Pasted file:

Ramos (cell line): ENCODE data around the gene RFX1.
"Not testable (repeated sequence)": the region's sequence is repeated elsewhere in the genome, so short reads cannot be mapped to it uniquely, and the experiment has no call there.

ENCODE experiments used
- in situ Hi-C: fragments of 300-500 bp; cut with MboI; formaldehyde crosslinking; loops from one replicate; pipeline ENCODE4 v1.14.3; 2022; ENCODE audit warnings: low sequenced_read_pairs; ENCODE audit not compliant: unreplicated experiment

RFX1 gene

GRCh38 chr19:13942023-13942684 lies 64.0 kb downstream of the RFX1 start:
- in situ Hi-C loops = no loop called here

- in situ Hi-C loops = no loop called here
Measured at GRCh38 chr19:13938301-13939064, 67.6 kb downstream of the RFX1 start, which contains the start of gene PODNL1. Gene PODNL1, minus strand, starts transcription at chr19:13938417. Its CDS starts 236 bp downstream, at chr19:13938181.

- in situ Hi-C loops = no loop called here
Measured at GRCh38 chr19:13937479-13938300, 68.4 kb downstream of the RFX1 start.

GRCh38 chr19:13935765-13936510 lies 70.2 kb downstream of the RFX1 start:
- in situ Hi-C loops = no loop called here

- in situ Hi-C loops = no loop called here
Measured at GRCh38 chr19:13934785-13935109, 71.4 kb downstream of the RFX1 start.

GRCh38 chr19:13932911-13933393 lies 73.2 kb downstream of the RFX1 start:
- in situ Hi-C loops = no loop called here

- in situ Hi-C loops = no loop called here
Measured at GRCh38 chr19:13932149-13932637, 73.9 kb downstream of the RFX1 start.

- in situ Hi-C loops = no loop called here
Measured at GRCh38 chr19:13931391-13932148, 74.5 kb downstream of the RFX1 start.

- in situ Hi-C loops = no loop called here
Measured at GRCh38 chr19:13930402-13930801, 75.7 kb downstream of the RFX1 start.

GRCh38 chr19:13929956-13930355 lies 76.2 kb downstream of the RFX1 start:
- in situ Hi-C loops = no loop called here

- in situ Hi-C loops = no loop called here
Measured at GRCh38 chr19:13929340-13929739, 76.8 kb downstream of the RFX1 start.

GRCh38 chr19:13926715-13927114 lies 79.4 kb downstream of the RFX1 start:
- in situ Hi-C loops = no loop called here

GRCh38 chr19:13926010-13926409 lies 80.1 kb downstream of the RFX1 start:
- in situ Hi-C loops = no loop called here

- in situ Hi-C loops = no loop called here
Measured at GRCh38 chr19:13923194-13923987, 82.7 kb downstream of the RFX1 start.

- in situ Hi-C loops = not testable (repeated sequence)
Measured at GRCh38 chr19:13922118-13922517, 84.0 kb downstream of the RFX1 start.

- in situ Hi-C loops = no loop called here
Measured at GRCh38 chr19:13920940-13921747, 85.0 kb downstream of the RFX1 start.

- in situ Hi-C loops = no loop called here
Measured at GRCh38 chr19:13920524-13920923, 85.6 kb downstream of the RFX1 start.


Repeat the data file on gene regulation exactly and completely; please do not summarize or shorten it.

Ramos (cell line): ENCODE data around the gene RFX1.
"Not testable (repeated sequence)": the region's sequence is repeated elsewhere in the genome, so short reads cannot be mapped to it uniquely, and the experiment has no call there.

ENCODE experiments used
- in situ Hi-C: fragments of 300-500 bp; cut with MboI; formaldehyde crosslinking; loops from one replicate; pipeline ENCODE4 v1.14.3; 2022; ENCODE audit warnings: low sequenced_read_pairs; ENCODE audit not compliant: unreplicated experiment

RFX1 gene

GRCh38 chr19:13942023-13942684 lies 64.0 kb downstream of the RFX1 start:
- in situ Hi-C loops = no loop called here

- in situ Hi-C loops = no loop called here
Measured at GRCh38 chr19:13938301-13939064, 67.6 kb downstream of the RFX1 start, which contains the start of gene PODNL1. Gene PODNL1, minus strand, starts transcription at chr19:13938417. Its CDS starts 236 bp downstream, at chr19:13938181.

- in situ Hi-C loops = no loop called here
Measured at GRCh38 chr19:13937479-13938300, 68.4 kb downstream of the RFX1 start.

GRCh38 chr19:13935765-13936510 lies 70.2 kb downstream of the RFX1 start:
- in situ Hi-C loops = no loop called here

- in situ Hi-C loops = no loop called here
Measured at GRCh38 chr19:13934785-13935109, 71.4 kb downstream of the RFX1 start.

GRCh38 chr19:13932911-13933393 lies 73.2 kb downstream of the RFX1 start:
- in situ Hi-C loops = no loop called here

- in situ Hi-C loops = no loop called here
Measured at GRCh38 chr19:13932149-13932637, 73.9 kb downstream of the RFX1 start.

- in situ Hi-C loops = no loop called here
Measured at GRCh38 chr19:13931391-13932148, 74.5 kb downstream of the RFX1 start.

- in situ Hi-C loops = no loop called here
Measured at GRCh38 chr19:13930402-13930801, 75.7 kb downstream of the RFX1 start.

GRCh38 chr19:13929956-13930355 lies 76.2 kb downstream of the RFX1 start:
- in situ Hi-C loops = no loop called here

- in situ Hi-C loops = no loop called here
Measured at GRCh38 chr19:13929340-13929739, 76.8 kb downstream of the RFX1 start.

GRCh38 chr19:13926715-13927114 lies 79.4 kb downstream of the RFX1 start:
- in situ Hi-C loops = no loop called here

GRCh38 chr19:13926010-13926409 lies 80.1 kb downstream of the RFX1 start:
- in situ Hi-C loops = no loop called here

- in situ Hi-C loops = no loop called here
Measured at GRCh38 chr19:13923194-13923987, 82.7 kb downstream of the RFX1 start.

- in situ Hi-C loops = not testable (repeated sequence)
Measured at GRCh38 chr19:13922118-13922517, 84.0 kb downstream of the RFX1 start.

- in situ Hi-C loops = no loop called here
Measured at GRCh38 chr19:13920940-13921747, 85.0 kb downstream of the RFX1 start.

- in situ Hi-C loops = no loop called here
Measured at GRCh38 chr19:13920524-13920923, 85.6 kb downstream of the RFX1 start.